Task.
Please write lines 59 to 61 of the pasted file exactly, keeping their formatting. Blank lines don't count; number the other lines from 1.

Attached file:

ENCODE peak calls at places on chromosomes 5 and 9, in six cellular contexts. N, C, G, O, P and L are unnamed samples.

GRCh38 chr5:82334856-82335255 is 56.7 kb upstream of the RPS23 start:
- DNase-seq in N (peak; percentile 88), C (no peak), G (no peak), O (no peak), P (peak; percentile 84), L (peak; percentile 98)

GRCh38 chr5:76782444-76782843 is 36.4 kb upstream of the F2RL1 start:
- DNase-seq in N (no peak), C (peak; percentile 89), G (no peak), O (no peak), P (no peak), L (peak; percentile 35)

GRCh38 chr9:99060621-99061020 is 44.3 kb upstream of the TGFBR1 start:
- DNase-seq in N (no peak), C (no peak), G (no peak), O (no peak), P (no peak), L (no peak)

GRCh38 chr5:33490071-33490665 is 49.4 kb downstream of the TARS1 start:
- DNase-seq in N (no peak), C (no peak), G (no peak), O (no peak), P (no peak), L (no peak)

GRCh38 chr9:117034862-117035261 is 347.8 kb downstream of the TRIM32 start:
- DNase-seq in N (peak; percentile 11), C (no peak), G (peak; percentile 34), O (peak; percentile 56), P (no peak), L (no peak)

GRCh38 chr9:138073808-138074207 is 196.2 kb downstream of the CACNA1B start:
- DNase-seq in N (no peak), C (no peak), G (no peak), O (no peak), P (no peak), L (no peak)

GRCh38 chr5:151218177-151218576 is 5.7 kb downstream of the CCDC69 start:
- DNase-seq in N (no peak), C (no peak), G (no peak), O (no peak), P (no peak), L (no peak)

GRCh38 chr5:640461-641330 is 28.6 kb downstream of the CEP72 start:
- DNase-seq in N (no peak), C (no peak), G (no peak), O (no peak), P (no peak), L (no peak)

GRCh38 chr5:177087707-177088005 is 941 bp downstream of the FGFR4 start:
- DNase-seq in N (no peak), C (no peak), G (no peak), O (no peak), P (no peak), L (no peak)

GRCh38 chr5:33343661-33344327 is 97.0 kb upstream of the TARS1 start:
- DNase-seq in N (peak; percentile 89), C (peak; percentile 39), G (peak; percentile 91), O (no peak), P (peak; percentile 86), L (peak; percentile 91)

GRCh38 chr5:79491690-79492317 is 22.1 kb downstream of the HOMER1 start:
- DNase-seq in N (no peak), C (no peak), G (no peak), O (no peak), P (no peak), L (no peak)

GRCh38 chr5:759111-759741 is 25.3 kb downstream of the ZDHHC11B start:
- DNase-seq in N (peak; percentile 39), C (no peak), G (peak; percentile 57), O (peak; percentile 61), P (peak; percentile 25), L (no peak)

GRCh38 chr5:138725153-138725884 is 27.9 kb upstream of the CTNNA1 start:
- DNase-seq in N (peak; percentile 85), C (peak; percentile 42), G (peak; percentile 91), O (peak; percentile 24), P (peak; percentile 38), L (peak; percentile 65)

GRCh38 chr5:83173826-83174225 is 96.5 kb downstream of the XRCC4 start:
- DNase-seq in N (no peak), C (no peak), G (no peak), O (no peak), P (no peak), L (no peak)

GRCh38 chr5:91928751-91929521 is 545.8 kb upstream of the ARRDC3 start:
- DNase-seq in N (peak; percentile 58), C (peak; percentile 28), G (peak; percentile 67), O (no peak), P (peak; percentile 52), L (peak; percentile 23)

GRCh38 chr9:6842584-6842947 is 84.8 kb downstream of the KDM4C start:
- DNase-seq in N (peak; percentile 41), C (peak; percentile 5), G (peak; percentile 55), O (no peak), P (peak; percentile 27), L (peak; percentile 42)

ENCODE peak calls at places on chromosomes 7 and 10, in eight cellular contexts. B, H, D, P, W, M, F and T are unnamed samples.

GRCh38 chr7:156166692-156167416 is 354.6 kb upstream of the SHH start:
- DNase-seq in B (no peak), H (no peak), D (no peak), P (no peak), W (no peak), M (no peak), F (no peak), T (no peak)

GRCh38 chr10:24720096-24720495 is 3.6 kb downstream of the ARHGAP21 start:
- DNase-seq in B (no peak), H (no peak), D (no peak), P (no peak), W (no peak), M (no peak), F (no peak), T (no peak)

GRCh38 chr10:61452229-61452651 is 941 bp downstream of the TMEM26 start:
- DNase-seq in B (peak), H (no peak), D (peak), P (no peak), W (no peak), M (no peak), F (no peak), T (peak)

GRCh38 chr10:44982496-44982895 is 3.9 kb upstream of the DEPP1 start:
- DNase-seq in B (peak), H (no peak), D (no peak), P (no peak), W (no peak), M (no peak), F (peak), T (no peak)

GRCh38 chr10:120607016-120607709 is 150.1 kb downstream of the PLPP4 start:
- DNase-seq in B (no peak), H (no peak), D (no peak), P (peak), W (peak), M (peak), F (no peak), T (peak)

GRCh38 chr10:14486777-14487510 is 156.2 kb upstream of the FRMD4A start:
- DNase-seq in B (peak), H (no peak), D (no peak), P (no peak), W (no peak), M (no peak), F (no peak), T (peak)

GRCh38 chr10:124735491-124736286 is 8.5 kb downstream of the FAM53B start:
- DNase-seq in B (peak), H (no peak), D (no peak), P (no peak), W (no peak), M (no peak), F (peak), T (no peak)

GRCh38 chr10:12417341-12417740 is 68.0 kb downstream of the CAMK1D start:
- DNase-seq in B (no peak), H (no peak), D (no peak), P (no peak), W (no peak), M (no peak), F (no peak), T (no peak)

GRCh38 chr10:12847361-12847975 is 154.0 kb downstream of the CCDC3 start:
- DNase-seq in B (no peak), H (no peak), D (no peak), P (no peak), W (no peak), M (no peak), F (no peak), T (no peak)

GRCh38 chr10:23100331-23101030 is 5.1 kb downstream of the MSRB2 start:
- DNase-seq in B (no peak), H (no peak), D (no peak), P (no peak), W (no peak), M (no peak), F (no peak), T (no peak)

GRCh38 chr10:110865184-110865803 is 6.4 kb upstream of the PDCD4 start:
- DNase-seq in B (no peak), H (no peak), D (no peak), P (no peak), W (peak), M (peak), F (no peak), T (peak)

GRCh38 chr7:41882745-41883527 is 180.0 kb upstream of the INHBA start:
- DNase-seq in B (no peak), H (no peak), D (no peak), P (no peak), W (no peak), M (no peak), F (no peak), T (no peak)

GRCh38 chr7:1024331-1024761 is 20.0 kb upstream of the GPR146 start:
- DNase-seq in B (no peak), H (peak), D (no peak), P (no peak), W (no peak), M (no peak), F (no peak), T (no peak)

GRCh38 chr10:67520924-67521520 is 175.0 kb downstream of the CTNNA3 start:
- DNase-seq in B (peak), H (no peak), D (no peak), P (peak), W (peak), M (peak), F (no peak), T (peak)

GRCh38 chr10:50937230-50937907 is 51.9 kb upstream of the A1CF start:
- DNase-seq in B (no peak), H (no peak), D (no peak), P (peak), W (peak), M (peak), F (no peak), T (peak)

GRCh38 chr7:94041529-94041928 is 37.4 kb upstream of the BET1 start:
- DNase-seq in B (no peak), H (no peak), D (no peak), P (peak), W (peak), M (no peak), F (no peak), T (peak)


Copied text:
GRCh38 chr7:1024331-1024761 is 20.0 kb upstream of the GPR146 start:
- DNase-seq in B (no peak), H (peak), D (no peak), P (no peak), W (no peak), M (no peak), F (no peak), T (no peak)

GRCh38 chr10:67520924-67521520 is 175.0 kb downstream of the CTNNA3 start: